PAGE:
Covid vaccines – ‘spectacular’ impact on serious illnesson February 22, 2021 at 4:09 pm

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First evidence jabs are having major impact on serious illness as well as cutting transmission.

A man holding the Oxford vaccine

image copyrightPA Media

The first data on the UK Covid vaccine rollout suggests it is having a “spectacular” impact on stopping serious illness, researchers say.

Within weeks, one shot reduces the risk of being admitted to hospital by at least three-quarters for the over 80s.

Researchers said this was particularly impressive as this age group was the most frail and least likely to have a strong immune response.

Monitoring of health staff also shows vaccination helps cut transmission.

So far a third of adults have received a vaccination in the UK.

But questions had been raised about the policy of leaving a gap of three months between first and second doses.

The data from Public Health England (PHE) and Public Health Scotland (PHS) has been published on the day the government in England has set out its roadmap for lifting restrictions.

The research was carried out separately in the two nations, but both studies involved tracking those who had been vaccinated and comparing them against people who had not been.

The PHS study found that, by the fourth week after the first dose of either the Pfizer or AstraZeneca vaccines, the risk of being admitted to hospital had been reduced by 81%.

It was slightly higher when younger age groups were included.

Lead researcher Prof Aziz Sheikh said the results were “very, very” impressive and both vaccines were working “spectacularly”.

“These results are very encouraging and have given us great reasons to be optimistic for the future,” he added.

Covid vaccination centre

image copyrightGetty Images

In England researchers followed up those who were vaccinated to see if they became ill, needed to be admitted to hospital and whether they died.

The cut off was two weeks after being given a Pfizer vaccine.

It found vaccination reduced the risk of symptomatic infection by 57%; for those infected the risk of being admitted to hospital was reduced by 40% and then if people were admitted to hospital it reduced the risk of dying by 56%.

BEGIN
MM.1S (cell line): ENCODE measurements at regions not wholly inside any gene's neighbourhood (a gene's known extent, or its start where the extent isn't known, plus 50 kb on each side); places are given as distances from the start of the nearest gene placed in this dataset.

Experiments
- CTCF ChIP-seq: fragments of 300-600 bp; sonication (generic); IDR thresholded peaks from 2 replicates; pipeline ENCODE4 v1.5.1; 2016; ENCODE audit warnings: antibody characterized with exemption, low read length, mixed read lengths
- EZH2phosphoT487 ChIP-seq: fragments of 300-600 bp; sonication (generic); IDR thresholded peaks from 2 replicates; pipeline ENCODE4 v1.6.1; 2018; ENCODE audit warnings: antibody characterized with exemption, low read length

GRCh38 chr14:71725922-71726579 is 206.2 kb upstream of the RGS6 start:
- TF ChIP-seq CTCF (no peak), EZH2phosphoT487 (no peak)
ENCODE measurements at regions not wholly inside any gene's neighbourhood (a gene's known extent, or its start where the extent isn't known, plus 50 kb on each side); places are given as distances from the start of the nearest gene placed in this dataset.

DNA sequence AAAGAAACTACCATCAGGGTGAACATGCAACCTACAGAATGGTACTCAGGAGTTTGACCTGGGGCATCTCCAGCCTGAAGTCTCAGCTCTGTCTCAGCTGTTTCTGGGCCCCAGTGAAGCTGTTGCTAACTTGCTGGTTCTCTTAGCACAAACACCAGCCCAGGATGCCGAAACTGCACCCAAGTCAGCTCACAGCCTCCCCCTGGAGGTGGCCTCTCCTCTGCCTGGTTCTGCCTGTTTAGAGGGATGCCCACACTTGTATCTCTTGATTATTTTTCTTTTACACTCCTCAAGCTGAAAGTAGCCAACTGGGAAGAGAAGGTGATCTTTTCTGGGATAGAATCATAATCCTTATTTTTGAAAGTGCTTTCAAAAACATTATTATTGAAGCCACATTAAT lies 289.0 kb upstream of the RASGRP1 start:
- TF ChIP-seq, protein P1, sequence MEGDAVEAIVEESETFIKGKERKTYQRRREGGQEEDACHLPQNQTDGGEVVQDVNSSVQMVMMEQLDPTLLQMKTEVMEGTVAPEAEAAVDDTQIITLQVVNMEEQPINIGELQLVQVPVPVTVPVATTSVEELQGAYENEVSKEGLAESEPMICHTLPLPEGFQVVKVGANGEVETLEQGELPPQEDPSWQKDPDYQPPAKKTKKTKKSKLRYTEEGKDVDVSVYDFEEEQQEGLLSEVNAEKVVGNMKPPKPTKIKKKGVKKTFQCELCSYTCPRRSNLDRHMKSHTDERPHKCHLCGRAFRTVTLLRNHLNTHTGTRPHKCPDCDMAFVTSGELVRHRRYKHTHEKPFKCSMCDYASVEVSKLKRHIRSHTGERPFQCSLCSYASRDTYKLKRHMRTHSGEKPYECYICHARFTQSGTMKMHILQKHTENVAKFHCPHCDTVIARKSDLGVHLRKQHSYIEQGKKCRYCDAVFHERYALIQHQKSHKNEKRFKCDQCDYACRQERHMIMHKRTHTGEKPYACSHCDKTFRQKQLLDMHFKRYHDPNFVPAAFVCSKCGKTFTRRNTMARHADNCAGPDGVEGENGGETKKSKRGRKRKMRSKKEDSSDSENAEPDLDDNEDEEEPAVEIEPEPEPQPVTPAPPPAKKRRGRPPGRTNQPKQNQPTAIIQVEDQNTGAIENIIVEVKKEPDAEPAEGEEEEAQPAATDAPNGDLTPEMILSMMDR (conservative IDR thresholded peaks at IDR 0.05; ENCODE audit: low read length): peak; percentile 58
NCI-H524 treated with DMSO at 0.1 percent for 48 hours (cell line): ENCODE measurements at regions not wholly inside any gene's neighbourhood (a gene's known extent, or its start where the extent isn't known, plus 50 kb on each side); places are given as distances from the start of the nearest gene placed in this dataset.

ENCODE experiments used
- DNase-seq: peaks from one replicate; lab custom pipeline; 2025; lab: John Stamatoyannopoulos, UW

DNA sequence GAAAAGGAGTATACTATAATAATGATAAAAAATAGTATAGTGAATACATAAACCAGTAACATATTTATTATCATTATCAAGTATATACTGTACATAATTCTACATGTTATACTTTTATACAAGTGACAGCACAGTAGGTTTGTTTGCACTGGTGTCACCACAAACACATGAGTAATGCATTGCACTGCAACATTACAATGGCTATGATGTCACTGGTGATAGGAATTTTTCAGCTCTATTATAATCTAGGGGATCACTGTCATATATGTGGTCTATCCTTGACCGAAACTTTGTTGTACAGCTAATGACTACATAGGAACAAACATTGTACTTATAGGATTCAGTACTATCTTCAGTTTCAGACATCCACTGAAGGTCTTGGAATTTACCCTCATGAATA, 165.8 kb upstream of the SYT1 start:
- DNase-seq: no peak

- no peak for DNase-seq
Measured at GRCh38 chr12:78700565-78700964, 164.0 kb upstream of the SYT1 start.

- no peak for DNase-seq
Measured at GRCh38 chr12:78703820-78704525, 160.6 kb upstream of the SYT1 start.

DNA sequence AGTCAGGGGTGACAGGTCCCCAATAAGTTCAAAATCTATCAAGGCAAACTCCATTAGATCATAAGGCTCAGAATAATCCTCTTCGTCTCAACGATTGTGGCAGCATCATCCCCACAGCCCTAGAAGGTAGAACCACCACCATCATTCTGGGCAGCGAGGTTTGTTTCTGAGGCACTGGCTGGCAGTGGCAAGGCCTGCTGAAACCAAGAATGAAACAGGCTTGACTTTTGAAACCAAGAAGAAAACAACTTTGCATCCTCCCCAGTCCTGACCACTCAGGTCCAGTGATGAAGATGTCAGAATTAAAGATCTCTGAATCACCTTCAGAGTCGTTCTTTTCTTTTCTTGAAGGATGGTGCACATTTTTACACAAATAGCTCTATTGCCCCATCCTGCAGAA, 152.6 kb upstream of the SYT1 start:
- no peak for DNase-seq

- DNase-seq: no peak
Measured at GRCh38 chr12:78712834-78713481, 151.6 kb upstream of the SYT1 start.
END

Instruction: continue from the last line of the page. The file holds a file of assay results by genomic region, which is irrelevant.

Overall this meant, the team said, the risk of being admitted to hospital and dying was reduced by at least 75%.

The PHE team was also able to get an idea of what the vaccine was doing in terms of slowing the spread of the virus.

Health staff who were vaccinated were routinely tested every two weeks whether or not they had symptoms.

One dose reduced the risk of catching the infection by 70% – if an individual is not infected they cannot pass it on.

Dr Mary Ramsay, head of immunisations of PHE, said: “We should be very encouraged by these initial findings.”

And she added the findings for the over 80s were particularly impressive as they were the frailest people who are perhaps least likely to have a strong immune response.

Trials of both vaccines had suggested they would have a significant impact at preventing hospitalisations.

But for the Pfizer vaccine studies, that had involved a second dose being given after three weeks.

The UK has adopted a policy of delaying the second jab of both vaccines by three months, which had led some to question whether the approach would give sufficient immunity.

The trials of the AstraZeneca looked at a longer dosing interval so there was more confidence about that vaccine.

Dr Josie Murray, of Public Health Scotland, said the findings were “brilliant news” and suggested the vaccine programme was working.

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